Allergies affect more than 50 million people in the United States -- the poor souls who sniffle, sneeze, and get all clogged up when face to face with the allergen (or allergens) that set them off.
For many, allergies are seasonal and mild, requiring nothing more than getting extra tissue or taking a decongestant occasionally. For others, the allergy is to a known food, and as long as they avoid the food, no problem.
But for legions of others adults, allergies are so severe it interferes with their...
Antibiotics -- penicillin, cephalosporins, or sulfonamides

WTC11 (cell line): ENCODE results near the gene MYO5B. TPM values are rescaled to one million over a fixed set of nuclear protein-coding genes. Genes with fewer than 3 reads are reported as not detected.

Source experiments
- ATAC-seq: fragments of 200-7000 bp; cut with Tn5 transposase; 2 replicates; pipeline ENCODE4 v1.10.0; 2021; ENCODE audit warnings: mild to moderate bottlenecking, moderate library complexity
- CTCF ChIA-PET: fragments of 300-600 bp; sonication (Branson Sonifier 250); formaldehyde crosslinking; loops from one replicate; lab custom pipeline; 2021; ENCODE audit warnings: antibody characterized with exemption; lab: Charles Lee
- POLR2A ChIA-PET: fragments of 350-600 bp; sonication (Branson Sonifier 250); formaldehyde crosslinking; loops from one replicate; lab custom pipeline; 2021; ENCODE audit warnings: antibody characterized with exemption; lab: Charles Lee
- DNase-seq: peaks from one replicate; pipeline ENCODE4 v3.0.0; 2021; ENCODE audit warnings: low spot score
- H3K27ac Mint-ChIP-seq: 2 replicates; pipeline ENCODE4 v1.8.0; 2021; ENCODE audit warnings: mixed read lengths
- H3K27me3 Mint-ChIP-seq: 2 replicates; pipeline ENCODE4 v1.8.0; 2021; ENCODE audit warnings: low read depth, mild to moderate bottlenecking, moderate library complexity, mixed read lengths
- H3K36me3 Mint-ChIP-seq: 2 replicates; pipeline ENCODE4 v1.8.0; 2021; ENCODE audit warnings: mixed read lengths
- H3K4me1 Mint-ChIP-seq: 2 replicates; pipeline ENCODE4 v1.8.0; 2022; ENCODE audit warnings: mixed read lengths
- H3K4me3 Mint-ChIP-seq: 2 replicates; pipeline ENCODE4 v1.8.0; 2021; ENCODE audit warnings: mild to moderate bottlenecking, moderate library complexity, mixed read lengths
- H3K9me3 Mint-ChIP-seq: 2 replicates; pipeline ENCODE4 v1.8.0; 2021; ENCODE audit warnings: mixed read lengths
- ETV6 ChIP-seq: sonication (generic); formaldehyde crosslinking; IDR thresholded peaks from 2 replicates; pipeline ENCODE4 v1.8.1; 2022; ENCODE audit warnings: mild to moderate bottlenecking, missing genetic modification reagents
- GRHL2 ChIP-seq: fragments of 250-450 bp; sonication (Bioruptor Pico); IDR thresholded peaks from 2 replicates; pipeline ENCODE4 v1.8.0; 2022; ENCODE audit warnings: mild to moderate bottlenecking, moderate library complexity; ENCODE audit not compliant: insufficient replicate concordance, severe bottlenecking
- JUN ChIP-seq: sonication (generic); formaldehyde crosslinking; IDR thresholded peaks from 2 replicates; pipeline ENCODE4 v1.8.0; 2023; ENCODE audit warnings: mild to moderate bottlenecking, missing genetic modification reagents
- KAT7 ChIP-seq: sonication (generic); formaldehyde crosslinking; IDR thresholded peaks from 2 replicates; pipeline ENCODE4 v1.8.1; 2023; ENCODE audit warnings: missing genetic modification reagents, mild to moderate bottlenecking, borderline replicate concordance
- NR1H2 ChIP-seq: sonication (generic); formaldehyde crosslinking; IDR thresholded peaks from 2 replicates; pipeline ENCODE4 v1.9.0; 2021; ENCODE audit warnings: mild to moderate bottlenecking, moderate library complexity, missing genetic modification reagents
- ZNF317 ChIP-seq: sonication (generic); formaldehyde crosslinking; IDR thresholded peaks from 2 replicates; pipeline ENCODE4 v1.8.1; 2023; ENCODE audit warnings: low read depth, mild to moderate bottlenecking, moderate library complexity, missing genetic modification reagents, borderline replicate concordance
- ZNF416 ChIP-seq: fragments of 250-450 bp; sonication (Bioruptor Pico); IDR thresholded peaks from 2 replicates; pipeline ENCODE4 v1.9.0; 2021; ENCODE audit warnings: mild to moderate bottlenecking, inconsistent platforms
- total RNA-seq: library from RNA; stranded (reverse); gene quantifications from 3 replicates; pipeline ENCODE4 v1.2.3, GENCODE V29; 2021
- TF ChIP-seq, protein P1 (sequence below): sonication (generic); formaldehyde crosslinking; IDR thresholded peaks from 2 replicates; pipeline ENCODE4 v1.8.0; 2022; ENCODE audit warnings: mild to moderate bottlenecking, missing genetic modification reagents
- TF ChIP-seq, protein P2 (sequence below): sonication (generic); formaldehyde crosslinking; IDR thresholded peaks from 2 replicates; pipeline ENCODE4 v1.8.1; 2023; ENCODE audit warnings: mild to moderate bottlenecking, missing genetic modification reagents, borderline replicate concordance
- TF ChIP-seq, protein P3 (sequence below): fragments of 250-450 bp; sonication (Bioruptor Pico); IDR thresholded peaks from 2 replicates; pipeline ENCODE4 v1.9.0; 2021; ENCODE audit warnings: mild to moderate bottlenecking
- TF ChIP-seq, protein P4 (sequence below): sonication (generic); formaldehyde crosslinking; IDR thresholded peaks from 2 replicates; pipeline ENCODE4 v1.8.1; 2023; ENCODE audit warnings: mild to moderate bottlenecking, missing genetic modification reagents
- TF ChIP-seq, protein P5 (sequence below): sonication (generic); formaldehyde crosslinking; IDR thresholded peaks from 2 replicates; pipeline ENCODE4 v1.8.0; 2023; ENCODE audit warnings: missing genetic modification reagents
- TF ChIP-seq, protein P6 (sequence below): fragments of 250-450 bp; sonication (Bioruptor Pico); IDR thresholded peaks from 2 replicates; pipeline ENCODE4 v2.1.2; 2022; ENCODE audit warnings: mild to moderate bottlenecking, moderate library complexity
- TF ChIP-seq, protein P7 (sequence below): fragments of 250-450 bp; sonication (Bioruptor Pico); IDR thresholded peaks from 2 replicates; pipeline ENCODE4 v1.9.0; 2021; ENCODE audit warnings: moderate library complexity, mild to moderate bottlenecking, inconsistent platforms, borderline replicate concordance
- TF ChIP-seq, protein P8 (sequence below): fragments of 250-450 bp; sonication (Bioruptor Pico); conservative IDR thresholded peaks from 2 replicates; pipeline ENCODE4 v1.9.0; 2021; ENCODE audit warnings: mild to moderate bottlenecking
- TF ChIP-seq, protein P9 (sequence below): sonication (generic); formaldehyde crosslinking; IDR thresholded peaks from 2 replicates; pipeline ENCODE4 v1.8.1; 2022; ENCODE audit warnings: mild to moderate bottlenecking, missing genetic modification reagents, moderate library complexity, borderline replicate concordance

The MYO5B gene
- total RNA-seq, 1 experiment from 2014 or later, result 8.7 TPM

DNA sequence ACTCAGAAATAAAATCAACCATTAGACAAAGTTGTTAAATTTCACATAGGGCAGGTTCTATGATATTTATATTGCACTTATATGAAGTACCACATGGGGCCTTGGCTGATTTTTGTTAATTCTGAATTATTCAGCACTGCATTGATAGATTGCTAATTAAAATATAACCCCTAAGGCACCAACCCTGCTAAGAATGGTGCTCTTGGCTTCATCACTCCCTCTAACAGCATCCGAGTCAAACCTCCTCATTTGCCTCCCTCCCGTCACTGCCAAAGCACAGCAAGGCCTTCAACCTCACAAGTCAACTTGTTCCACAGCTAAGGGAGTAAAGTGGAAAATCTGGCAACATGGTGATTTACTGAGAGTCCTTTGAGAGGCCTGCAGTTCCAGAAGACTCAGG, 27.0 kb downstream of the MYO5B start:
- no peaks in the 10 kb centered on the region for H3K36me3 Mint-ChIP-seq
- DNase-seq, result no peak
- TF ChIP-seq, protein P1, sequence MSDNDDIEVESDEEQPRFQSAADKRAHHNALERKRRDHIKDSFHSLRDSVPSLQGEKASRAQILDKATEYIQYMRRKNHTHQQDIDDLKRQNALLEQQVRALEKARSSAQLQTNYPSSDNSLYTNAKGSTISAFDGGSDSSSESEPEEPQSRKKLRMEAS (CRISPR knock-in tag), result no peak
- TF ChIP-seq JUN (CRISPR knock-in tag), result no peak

Aquazide H, HydroDIURIL, and Microzide (hydrochlorothiazide)
Barbiturates and other anticonvulsants
Carbatrol, Tegretol (carbamazepine)
Contrast dyes used in X-rays and MRIs
Dilantin, Phenytek (phenytoin)
Echinacea and other alternative and herbal medicines
Pain medications that have codeine
Permitil and Prolixin (fluphenazine)
Prinivil and Zestril (lisinopril)
Thorazine or Ormazine (chlorpromazine)
If you get a rash after starting a new prescription medicine, call your doctor. You may want to take a photo of the rash with a digital camera or cellphone and send it to your doctor. The rash may be a result of a medical problem -- not the drug you're taking. Or your doctor may tell you to stop taking the drug and prescribe a different one. If you get a rash from a non-prescription medicine, stop taking it immediately. Call your doctor if you need suggestions for a different medicine.